Columnar Compression Without Columns

by Phil Hofer | March 27, 2023

Many modern data storage systems support transparent compression of your data. Although the most obvious reason to compress your data is to reduce its footprint in storage, data compression can also increase the end-to-end performance of your system once you take into account the available CPU, networking, and storage resources. Concretely, a query engine like Sneller that uses object storage as its primary storage back-end is frequently going to have to move data across a network, and network bandwidth is often a limiting factor for overall system performance.

As an example, imagine you are downloading a zstd-compressed file from S3 object storage. If we try to max out our available bandwidth by renting a 200Gbps-capable c6in.32xlarge instance, we can download data from S3 at a maximum rate of 200 Gbps or 23.28 GB/s. But, a c6in.32xlarge machine has 128 CPU cores, and we can decompress zstd data at over 1 GB/s/core (in decompressed bytes). That means in theory we can turn the 23.28GB/s downloaded stream into 128GB/s or more of decompressed data, assuming we’ve achieved a compression ratio of at least 5.49 (128 / 23.28). This math extends to reads from local storage, too. If you can read 4GB/s of sequential compressed data from an NVMe disk, and you can decompress the data blocks on multiple CPU cores, you can likely multiply your realized read throughput by a nice constant factor.

Given the I/O advantages of compressing your data, it’s not surprising that most columnar databases (and columnar storage formats) have some kind of native support for data compression. Strictly-typed columnar databases typically apply compression to your data after striping your data into columns. Consequently, a clever query engine can determine statically which columns need to be fetched in order to evaluate a particular query, and thus the query engine only has to bear the cost of decompressing some of the data. Of course, if you run a query like SELECT * FROM my_table, you’ll have to decompress every column.

Since Sneller’s query engine is fundamentally row-oriented, and since Sneller supports arbitrary heterogeneous rows, we cannot employ exactly the same tricks as a “pure” columnar storage format. (Consider: Sneller allows users to provide entirely disjoint sets of fields in adjacent rows. One thousand rows with ten fields each that are unique to the row would imply that there are ten thousand “columns” just for those one thousand rows!) Moreover, decompression performance is really critical for our end-to-end performance, as our SQL virtual machine can process more than 4GB/s/core of raw ion data, whereas zstd decompression typically runs at only about 1GB/s/core.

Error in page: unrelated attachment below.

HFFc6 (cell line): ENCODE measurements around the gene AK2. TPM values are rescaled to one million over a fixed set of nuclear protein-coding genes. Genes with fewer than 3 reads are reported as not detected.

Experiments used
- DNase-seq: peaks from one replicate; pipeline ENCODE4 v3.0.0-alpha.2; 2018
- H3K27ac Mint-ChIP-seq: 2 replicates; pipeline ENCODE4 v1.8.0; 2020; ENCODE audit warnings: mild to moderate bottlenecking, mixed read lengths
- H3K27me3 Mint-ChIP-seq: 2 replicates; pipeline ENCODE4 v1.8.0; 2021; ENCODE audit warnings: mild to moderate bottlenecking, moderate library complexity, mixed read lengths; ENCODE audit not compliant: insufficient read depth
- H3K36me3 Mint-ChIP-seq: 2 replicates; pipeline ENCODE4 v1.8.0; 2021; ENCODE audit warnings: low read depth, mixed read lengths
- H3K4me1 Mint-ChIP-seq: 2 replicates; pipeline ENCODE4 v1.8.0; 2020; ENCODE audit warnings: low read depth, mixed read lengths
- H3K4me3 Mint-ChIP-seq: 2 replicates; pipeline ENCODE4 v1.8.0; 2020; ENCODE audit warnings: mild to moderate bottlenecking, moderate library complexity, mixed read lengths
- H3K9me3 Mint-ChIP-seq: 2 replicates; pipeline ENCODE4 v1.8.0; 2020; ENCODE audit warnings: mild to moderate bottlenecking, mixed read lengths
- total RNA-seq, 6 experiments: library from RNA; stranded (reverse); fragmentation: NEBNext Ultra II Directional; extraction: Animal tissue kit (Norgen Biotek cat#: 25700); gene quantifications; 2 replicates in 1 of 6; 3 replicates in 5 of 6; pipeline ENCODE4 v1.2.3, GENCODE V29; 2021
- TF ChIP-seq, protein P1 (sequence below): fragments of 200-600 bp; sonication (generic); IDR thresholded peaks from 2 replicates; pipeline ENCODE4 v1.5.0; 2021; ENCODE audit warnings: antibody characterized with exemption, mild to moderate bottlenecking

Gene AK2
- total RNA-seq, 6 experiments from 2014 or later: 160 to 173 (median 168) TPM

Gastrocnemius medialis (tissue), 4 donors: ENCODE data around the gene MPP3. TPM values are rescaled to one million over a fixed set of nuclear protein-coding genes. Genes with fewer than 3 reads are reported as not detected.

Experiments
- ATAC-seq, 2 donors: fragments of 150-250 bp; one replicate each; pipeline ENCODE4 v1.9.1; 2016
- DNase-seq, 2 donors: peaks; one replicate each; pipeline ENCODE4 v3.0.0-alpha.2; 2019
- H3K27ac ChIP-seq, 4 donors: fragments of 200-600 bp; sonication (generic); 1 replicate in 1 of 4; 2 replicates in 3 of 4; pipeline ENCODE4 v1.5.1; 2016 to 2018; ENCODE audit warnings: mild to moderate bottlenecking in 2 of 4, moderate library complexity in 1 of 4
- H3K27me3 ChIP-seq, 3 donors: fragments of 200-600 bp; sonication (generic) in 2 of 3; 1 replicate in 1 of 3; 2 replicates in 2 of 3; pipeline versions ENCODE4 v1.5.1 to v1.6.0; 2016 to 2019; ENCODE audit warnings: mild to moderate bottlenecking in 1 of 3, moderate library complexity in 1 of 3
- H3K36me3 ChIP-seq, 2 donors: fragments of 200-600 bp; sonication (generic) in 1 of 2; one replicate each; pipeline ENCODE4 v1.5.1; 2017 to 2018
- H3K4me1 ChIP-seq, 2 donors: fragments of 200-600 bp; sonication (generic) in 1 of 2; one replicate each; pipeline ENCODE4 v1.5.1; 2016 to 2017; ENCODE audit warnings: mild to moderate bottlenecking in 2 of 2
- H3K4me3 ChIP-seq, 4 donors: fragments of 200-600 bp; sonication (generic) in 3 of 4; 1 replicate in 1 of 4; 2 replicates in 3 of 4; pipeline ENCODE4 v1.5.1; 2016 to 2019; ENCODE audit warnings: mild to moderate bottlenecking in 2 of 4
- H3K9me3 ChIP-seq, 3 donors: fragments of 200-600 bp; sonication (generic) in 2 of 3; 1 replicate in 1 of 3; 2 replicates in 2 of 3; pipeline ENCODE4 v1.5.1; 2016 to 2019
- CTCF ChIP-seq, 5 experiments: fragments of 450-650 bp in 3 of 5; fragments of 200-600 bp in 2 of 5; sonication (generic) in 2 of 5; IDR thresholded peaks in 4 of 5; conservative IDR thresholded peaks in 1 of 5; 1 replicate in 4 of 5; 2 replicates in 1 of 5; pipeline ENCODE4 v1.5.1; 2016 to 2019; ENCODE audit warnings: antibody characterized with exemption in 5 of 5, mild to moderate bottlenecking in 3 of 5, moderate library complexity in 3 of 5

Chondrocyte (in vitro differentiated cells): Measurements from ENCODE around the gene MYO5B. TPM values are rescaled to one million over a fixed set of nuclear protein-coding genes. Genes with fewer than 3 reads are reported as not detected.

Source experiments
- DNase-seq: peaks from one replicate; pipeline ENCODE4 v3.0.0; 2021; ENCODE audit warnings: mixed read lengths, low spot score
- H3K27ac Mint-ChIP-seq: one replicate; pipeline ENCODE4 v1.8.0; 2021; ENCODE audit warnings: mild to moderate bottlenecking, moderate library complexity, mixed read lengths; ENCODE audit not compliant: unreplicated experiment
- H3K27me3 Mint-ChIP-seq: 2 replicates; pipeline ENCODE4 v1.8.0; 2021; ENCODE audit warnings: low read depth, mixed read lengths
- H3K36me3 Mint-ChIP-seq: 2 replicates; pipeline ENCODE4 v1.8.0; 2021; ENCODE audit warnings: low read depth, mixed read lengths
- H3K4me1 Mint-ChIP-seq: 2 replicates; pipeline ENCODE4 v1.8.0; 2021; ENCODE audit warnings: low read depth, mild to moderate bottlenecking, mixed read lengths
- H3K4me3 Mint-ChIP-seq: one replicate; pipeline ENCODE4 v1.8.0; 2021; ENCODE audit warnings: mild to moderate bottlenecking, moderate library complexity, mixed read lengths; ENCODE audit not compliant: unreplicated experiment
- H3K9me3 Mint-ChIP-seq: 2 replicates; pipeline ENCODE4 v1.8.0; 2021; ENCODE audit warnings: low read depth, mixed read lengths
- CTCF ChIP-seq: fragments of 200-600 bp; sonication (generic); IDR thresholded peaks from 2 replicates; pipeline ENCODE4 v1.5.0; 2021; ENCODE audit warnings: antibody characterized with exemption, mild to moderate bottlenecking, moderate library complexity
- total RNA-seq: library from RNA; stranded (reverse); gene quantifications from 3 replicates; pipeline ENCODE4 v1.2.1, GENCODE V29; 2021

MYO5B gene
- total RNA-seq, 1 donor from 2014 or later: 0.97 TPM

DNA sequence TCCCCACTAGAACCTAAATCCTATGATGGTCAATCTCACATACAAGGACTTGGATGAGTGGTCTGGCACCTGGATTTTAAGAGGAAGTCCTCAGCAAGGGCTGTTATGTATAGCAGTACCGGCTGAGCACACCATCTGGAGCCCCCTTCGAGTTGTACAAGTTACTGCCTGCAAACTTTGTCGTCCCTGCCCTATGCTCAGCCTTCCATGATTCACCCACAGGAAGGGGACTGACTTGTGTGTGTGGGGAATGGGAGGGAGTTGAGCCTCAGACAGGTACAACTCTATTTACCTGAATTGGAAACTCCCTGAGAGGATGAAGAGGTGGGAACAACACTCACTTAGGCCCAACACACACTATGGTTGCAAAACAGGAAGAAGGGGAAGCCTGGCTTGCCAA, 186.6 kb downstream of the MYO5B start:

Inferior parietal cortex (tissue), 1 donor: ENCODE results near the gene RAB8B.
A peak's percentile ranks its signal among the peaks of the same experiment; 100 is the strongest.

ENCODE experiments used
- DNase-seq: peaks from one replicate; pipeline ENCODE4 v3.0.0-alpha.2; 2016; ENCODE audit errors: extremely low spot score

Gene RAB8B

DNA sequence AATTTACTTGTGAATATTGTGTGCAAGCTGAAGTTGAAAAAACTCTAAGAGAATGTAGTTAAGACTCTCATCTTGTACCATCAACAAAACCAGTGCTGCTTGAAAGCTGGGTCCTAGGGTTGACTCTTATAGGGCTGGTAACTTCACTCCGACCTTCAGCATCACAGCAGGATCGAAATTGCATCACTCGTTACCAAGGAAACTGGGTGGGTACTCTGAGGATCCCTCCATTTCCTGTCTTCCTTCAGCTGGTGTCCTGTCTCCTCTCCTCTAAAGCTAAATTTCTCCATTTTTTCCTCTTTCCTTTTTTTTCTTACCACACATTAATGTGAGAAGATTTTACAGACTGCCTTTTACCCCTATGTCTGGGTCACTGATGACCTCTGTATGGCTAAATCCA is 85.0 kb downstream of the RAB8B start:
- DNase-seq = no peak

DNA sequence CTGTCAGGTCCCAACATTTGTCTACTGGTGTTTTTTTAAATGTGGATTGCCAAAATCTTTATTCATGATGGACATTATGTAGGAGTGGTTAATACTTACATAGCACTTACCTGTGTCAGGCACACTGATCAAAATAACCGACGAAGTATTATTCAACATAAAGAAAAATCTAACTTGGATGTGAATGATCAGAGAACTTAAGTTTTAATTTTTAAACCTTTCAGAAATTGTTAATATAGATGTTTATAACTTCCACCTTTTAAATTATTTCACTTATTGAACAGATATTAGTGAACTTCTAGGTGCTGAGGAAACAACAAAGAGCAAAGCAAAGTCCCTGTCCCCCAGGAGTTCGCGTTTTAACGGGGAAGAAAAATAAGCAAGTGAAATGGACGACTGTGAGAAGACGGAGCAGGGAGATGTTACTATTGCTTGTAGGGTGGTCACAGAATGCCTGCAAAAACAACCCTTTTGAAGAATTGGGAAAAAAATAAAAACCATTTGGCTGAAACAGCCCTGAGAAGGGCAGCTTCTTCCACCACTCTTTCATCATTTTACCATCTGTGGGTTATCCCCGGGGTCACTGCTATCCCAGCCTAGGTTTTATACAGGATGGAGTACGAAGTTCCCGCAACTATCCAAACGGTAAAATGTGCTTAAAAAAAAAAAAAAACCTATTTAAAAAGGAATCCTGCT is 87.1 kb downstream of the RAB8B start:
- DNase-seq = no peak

In order to provide some of the performance benefits of compressed columnar storage, we use a technique we call “compression tiling.” Each block of data (a group of rows) has its top-level fields hashed into one of sixteen buckets, and each of the sixteen buckets of data is compressed separately. We call this compression format zion, which is short for “zipped ion.”

Each zion “bucket” encodes both the field label (as an ion symbol) and the field value for each assigned field in each record. Prepended to the sixteen compressed buckets of data is a compressed “shape” bitstream that describes how to traverse the buckets to reconstruct the original ion records. At query execution time, we can elide reconstruction of all the fields of each record that are not semantically important for the query, which means that we can achieve up to a 16x reduction in the amount of time we spend decompressing data. Right now we use the zstd general-purpose compression algorithm for compressing all the buckets and the “shape” bitstream, but this encoding technique is agnostic to the compression algorithm(s) used, so we may mix-and-match compression algorithms in the future.

As an optimization, the hash function that we use for assigning top-level fields to buckets has an adjustable seed that is encoded as part of the bitstream. The encoder picks a seed that provides a the lowest-variance distribution of decompressed sizes for each of the buckets before actually splitting up the rows into buckets. As a consequence, we do not typically have issues with the buckets becoming seriously unbalanced.